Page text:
Education System in Swaziland
The Swaziland education system follows the British model, with the notable exception that there are few kindergartens or nursery schools. Primary school, where a spread of general subjects forms the curriculum lasts for 7 years. At the end of this period, pupils must obtain a good pass in the Swaziland primary certificate examination, for seats in secondary schools are scarce.
Less than 1 in 5 primary school pupils enter secondary school, which is neither compulsory nor free. The curriculum is comprehensive and structured around the goal of obtaining entrance to university. The first 3 years culminate in a junior certificate examination, while the next 2 lead to O-Levels. There are only 3 schools in Swaziland that present 6th Form A-Level education.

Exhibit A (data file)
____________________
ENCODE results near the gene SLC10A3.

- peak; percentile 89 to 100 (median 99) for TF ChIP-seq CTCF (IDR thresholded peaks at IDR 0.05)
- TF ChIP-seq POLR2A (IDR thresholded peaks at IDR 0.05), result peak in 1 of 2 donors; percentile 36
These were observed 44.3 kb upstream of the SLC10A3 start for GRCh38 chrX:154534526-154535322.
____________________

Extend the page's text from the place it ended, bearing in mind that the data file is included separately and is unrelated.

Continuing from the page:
The poverty that characterises the rural areas makes ironic nonsense of academic aspirations for most children, whose parents could not in any case afford secondary school fees. There are however efforts in place to extend distance learning and improve the use of the state radio service. For many children primary school is the end of the process, because their hands are needed around the family homestead where traditional skills are passed down to them.
The country’s state tertiary institutions are limited to the Swaziland College of Technology and the University of Swaziland. The latter grew out of cross-border cooperation and was established as a national institution only in 1982.
It currently has faculties of agriculture, commerce, education, health sciences, humanities, applied sciences, and social science. It is primarily an undergraduate facility, although it does offer postgraduate programs in agriculture, chemistry, education, and history too.